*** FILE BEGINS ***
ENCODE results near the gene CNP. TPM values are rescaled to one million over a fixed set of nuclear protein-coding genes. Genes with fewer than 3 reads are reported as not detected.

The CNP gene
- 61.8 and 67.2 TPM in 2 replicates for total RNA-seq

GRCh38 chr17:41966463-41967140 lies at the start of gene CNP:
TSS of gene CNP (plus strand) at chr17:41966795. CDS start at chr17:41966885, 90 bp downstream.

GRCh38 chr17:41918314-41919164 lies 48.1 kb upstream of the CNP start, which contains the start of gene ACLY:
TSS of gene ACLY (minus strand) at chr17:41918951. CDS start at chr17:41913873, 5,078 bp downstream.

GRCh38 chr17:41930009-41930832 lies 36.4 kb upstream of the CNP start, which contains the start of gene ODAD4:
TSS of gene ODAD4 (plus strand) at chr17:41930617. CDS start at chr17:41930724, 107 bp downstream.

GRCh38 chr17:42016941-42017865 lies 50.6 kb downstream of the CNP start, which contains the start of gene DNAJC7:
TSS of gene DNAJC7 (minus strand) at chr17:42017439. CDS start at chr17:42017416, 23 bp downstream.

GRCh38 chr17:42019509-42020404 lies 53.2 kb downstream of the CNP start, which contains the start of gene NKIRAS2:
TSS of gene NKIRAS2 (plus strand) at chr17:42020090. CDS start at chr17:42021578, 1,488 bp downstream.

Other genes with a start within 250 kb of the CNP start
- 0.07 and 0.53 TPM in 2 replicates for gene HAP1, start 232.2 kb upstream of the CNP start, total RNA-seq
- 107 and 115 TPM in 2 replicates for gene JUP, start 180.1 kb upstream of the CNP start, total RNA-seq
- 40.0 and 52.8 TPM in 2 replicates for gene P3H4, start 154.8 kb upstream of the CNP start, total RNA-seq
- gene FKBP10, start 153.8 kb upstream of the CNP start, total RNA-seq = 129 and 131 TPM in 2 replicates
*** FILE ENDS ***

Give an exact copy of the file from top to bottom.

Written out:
ENCODE results near the gene CNP. TPM values are rescaled to one million over a fixed set of nuclear protein-coding genes. Genes with fewer than 3 reads are reported as not detected.

The CNP gene
- 61.8 and 67.2 TPM in 2 replicates for total RNA-seq

GRCh38 chr17:41966463-41967140 lies at the start of gene CNP:
TSS of gene CNP (plus strand) at chr17:41966795. CDS start at chr17:41966885, 90 bp downstream.

GRCh38 chr17:41918314-41919164 lies 48.1 kb upstream of the CNP start, which contains the start of gene ACLY:
TSS of gene ACLY (minus strand) at chr17:41918951. CDS start at chr17:41913873, 5,078 bp downstream.

GRCh38 chr17:41930009-41930832 lies 36.4 kb upstream of the CNP start, which contains the start of gene ODAD4:
TSS of gene ODAD4 (plus strand) at chr17:41930617. CDS start at chr17:41930724, 107 bp downstream.

GRCh38 chr17:42016941-42017865 lies 50.6 kb downstream of the CNP start, which contains the start of gene DNAJC7:
TSS of gene DNAJC7 (minus strand) at chr17:42017439. CDS start at chr17:42017416, 23 bp downstream.

GRCh38 chr17:42019509-42020404 lies 53.2 kb downstream of the CNP start, which contains the start of gene NKIRAS2:
TSS of gene NKIRAS2 (plus strand) at chr17:42020090. CDS start at chr17:42021578, 1,488 bp downstream.

Other genes with a start within 250 kb of the CNP start
- 0.07 and 0.53 TPM in 2 replicates for gene HAP1, start 232.2 kb upstream of the CNP start, total RNA-seq
- 107 and 115 TPM in 2 replicates for gene JUP, start 180.1 kb upstream of the CNP start, total RNA-seq
- 40.0 and 52.8 TPM in 2 replicates for gene P3H4, start 154.8 kb upstream of the CNP start, total RNA-seq
- gene FKBP10, start 153.8 kb upstream of the CNP start, total RNA-seq = 129 and 131 TPM in 2 replicates